R.V. SMITH gives you a peep into Kutcha Dilwali Singh, a Delhi locality steeped in Sikh history

Delhi has many kutchas or enclosed localities but Kutcha Dilwali Singh (or Singhan) is one which has an enviable history. The personage who lent it his name was the maternal uncle (mamu) of Guru Govind Singh, with much fondness for the nephew, which grew greater after Guru Tegh Bahadur suffered martyrdom in Chandni Chowk under the orders of Aurangzeb on Nov 11, 1675. Govind Singh was quite young when his father’s head was cremated at Anandpur Sahib (the body had been consigned to flames earlier at the site where now stands Gurdwara Rakabganj by a devotee, Lakhi Singh, a contractor at the Mughal court, and his eight sons. It was at Anandpur Sahib on Baisakhi day that the successor guru welded the Sikhs into a community of Khalsa warriors. Aurangzeb died in the Deccan 32 years later in 1707 and not long after Guru Govind Singh also passed away — having completed his mission.

He left behind two consorts, Mata Sundari and Mata Sahib Devi, who settled down in Kutcha Dilwali Singh, near Ajmere Gate. But because of the disturbed times they went away to Mathura in June 1725 for two years, returning to Delhi in 1727. Soon after the two ladies moved to their new abode in Mata Sundari Haveli, near present-day Rouse Avenue. They survived the Guru by 28 years and 30 years respectively and may have witnessed the sack of Delhi by Nadir Shah, when Kutcha Dilwali Singh was among the localities affected. However, it survived destruction and soon after the Persian invader left, the Sikh sangat returned to it briefly to restore confidence among the inhabitants of the locality, who were no doubt badly shaken up by the bloodshed in the city. It started from the steps of the Jama Masjid when a pigeon-seller refused to sell birds to Nadir Shah’s soldiers. Since Ajmere Gate was quite close to the place where the riot occurred, it along with Chandni Chowk, Daryaganj, Delhi and Turkman Gate, bore the brunt of the Afghan soldiers.

Now something more about Dilwali Singh, who was a Dogra soldier-diplomat and Munshi of Aurangzeb’s son, Bahadur Shah I, whom he had befriended since the time he was known as Prince Muazzam. The seventh Mughal emperor, unlike his father, was a man of broader views. Dilwali Singh, working in close association with him as Munshi, looking after accounts of earnings and expenditure on court affairs, including the upkeep of the harem, was a powerful official, almost second to the Wazir (P.M.) of the empire. He introduced his nephew to the emperor in his princely days (some think it was the other way around, with the nephew’s links with the Shahzada helping to mould Diwali Singh’s career).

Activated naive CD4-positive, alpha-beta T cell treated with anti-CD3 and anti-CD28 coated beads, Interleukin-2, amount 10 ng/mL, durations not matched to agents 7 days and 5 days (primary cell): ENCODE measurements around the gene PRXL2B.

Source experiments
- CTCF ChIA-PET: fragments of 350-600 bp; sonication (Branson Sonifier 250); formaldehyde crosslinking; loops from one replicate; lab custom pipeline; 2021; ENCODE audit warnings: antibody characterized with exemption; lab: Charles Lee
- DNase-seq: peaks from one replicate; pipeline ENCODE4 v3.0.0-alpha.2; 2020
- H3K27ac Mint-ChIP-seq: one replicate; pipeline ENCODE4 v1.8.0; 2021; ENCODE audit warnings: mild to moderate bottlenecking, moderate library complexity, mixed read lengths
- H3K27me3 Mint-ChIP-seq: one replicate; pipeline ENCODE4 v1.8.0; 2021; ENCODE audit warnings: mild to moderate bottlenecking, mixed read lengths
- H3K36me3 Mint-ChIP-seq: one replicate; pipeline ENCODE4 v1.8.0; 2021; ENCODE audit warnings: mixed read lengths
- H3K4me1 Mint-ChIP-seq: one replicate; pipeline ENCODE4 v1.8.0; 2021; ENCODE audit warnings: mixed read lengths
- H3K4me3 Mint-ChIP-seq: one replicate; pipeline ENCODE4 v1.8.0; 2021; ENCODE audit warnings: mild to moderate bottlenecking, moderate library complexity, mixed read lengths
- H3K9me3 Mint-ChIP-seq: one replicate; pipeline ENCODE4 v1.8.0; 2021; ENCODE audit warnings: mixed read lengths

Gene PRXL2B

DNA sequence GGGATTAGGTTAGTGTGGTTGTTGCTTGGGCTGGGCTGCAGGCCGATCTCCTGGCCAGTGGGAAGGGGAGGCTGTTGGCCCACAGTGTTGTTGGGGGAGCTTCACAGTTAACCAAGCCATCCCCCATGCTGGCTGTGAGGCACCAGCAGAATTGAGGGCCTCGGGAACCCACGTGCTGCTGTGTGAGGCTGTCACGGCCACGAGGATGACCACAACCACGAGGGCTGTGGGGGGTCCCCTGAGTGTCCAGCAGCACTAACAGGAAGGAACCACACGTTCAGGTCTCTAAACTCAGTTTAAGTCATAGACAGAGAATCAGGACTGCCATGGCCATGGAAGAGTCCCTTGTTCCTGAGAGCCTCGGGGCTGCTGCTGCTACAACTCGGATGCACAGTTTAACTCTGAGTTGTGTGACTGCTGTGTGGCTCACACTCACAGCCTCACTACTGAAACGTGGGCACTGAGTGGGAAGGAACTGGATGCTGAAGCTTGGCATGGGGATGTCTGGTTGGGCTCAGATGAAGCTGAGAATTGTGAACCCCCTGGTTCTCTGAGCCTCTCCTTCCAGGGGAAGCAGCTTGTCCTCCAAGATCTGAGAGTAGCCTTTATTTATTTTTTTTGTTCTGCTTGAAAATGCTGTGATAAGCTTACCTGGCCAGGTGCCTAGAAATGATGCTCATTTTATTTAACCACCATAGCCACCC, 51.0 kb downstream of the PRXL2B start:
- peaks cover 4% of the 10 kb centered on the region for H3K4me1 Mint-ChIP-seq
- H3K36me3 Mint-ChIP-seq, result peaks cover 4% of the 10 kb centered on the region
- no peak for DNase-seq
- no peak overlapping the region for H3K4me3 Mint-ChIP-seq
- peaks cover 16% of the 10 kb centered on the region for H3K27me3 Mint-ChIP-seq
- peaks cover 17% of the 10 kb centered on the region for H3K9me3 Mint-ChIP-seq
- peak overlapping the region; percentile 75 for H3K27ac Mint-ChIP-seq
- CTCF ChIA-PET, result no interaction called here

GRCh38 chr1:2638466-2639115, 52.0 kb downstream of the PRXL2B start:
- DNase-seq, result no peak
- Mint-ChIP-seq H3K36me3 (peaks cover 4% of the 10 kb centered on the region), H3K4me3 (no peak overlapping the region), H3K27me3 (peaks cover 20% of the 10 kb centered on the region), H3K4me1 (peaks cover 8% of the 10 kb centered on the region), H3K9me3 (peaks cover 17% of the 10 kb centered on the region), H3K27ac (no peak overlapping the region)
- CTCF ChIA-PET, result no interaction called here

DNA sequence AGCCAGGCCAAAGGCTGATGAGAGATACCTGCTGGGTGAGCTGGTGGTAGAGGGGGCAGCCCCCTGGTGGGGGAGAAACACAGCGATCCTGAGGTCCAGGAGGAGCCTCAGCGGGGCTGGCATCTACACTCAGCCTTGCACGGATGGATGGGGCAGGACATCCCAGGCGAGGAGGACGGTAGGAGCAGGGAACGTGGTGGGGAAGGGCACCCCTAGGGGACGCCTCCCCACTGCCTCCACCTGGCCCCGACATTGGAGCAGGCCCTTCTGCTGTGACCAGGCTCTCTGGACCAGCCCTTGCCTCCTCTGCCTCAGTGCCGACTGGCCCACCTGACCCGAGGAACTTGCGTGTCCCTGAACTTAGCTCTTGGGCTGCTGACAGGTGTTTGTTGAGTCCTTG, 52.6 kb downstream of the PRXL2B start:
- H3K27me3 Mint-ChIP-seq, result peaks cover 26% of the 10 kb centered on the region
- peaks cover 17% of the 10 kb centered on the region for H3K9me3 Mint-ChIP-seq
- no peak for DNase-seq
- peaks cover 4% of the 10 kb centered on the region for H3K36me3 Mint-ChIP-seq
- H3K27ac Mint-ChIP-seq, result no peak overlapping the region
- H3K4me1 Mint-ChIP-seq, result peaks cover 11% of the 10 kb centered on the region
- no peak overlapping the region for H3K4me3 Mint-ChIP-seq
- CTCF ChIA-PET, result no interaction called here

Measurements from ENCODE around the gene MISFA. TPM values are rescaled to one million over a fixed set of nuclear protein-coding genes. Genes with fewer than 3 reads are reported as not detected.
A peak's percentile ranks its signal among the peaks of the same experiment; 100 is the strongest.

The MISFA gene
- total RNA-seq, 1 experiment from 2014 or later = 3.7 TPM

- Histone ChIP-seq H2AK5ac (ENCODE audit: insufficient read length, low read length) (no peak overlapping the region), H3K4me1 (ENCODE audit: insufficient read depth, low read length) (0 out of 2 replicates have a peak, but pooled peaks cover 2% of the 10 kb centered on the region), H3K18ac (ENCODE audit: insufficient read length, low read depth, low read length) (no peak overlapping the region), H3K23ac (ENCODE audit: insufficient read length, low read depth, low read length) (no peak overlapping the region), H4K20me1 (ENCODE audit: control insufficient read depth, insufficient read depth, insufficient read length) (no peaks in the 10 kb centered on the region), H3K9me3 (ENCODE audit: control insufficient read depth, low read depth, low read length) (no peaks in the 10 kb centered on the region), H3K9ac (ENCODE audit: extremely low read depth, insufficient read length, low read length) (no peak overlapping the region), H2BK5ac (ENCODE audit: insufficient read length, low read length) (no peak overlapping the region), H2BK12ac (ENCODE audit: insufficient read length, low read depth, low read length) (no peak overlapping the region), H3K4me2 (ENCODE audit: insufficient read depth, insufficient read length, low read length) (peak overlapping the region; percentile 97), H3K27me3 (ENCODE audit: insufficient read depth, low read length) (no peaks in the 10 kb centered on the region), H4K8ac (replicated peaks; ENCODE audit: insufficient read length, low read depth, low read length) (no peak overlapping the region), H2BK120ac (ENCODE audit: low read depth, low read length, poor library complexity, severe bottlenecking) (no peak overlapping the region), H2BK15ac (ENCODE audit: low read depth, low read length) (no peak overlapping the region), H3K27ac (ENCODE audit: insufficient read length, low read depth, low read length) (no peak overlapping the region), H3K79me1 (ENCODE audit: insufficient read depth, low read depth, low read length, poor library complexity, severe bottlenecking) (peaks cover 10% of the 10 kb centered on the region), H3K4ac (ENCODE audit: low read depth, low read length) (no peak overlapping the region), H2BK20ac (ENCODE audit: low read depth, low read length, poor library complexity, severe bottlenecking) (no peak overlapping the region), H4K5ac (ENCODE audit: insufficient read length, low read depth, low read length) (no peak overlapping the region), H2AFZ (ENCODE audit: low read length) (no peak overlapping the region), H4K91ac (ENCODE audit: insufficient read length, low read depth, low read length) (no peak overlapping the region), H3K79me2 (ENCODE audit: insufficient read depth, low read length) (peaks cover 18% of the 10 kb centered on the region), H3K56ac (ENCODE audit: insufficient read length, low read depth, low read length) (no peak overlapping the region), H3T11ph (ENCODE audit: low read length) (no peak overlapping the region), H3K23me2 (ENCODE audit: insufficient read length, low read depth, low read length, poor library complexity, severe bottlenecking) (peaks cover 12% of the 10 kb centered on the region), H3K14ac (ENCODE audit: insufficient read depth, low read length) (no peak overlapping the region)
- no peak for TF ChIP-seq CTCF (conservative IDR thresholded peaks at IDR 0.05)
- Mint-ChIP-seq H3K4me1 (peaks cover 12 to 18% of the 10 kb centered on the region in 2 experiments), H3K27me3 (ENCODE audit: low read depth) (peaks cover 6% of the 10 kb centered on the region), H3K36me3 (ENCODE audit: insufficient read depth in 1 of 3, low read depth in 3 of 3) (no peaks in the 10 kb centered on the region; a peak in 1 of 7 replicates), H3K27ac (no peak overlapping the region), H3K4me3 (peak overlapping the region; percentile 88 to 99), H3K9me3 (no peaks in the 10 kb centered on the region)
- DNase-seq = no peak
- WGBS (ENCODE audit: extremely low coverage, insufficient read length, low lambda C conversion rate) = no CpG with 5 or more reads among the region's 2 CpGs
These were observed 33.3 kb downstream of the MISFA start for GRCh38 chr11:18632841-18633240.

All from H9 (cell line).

When the war of succession among the sons of Aurangzeb broke out, Govind Singh sent a token force to help Muazzam at the battle of Jajua, near Agra, in June 1707, and then rushed in himself to ensure his victory over Prince Azam, who was fatally wounded. After that, whenever the Guru was in Delhi, he sent word to the new ruler through Dilwali Singh for a meeting. To confirm his arrival, he would shoot an arrow into the walls of the Red Fort so that Bahadur Shah could come out to meet him. One such meeting took place near Humayun’s Tomb at the place now marked by Gurdwara Damdama Sahib. When Mata Sundari and Mata Sahib Devi began residing in Kutcha Dilwali, there was a lot of schism among the Sikhs, with some trying to set up an 11th Guru. It was from the Kutcha that the Matas sent out “hukumnamas” (edicts) to rally the followers as far as Kabul in the north and Dhaka in the east. They used to travel in bullock carts and in palanquins through the Walled City and then up to their new house, Mata Sundari haveli. All this comes to mind when one visits Kutcha Dilwali Singh, now an almost forgotten mohalla.

The name Dilwali Singh is quite unknown even to the residents of the Walled City, as an A.I.R. team trying to trace the history of the kutchas of Delhi realised to its dismay. Most people thought it was the name of a large-hearted woman and some found in it much cause for mirth. But, as it happens, the person so named was in reality a nobleman who exercised a lot of influence because of his association with the then still nascent Sikh faith and his link with the Mughal royal court, in the 18th Century. It was in his house that the ladies of Guru Gobind Singh family found refuge after his death and the persecution that followed in the reign of emperor Farrukhsiyar. The Matas — Sundari and Sahib Devi — continued to visit the gurdwara for nearly 30 years thereafter for prayers and meetings with followers who could not make it to their new haveli outside the city wall. One granthi opined that the name was probably Dilwal Singh Dogra, which in course of time led to the identification of the place as Dilwali (from Dilliwali) Sangat. Thereby surely hangs a tale for researchers.